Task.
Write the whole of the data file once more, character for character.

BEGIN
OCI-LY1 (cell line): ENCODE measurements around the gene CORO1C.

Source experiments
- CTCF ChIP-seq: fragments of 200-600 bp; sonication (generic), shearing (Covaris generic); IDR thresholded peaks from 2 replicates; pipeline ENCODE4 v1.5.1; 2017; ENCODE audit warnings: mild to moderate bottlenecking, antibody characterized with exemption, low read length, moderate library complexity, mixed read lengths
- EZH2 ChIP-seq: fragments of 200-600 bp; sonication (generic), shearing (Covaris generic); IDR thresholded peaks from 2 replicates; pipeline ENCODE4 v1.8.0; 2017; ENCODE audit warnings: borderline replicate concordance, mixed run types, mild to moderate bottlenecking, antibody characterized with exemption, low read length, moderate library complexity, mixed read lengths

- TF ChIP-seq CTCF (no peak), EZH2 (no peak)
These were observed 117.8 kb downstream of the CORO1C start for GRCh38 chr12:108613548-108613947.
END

OCI-LY1 (cell line): ENCODE measurements around the gene CORO1C.

Source experiments
- CTCF ChIP-seq: fragments of 200-600 bp; sonication (generic), shearing (Covaris generic); IDR thresholded peaks from 2 replicates; pipeline ENCODE4 v1.5.1; 2017; ENCODE audit warnings: mild to moderate bottlenecking, antibody characterized with exemption, low read length, moderate library complexity, mixed read lengths
- EZH2 ChIP-seq: fragments of 200-600 bp; sonication (generic), shearing (Covaris generic); IDR thresholded peaks from 2 replicates; pipeline ENCODE4 v1.8.0; 2017; ENCODE audit warnings: borderline replicate concordance, mixed run types, mild to moderate bottlenecking, antibody characterized with exemption, low read length, moderate library complexity, mixed read lengths

- TF ChIP-seq CTCF (no peak), EZH2 (no peak)
These were observed 117.8 kb downstream of the CORO1C start for GRCh38 chr12:108613548-108613947.